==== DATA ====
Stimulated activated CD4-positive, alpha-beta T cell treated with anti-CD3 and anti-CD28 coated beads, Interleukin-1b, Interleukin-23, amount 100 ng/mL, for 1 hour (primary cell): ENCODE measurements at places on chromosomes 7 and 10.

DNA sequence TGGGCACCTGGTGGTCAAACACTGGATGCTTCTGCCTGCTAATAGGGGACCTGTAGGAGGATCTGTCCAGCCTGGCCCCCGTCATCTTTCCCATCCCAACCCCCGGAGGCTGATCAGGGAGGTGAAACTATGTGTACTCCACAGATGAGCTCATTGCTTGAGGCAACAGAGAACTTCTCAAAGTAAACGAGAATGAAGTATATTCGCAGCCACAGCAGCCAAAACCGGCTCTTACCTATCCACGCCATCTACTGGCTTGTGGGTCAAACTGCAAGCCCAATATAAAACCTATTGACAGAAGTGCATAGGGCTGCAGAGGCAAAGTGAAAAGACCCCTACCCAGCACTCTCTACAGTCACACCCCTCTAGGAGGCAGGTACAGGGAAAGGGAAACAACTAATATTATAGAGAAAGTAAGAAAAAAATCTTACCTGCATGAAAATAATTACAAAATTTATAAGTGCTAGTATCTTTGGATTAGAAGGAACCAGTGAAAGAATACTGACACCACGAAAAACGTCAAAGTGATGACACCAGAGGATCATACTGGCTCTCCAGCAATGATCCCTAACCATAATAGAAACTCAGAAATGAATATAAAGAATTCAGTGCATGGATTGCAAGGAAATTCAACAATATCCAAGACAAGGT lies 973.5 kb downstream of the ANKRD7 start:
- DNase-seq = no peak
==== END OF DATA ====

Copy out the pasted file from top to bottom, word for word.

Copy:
Stimulated activated CD4-positive, alpha-beta T cell treated with anti-CD3 and anti-CD28 coated beads, Interleukin-1b, Interleukin-23, amount 100 ng/mL, for 1 hour (primary cell): ENCODE measurements at places on chromosomes 7 and 10.

DNA sequence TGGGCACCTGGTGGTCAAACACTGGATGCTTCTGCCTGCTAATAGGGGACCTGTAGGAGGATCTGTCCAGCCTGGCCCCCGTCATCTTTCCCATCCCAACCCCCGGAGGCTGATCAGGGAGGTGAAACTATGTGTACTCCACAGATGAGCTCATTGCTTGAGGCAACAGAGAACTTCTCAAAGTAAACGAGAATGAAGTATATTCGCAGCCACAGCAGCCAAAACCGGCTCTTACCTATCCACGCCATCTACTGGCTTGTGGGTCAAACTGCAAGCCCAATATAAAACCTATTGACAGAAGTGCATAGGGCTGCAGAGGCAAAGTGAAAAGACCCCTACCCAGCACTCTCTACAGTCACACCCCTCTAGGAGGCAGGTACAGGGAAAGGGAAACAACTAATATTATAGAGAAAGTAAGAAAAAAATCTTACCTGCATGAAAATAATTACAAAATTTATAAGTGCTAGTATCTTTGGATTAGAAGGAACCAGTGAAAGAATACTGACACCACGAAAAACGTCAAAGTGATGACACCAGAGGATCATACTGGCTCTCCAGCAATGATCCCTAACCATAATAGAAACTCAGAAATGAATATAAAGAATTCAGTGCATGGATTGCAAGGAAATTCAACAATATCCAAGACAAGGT lies 973.5 kb downstream of the ANKRD7 start:
- DNase-seq = no peak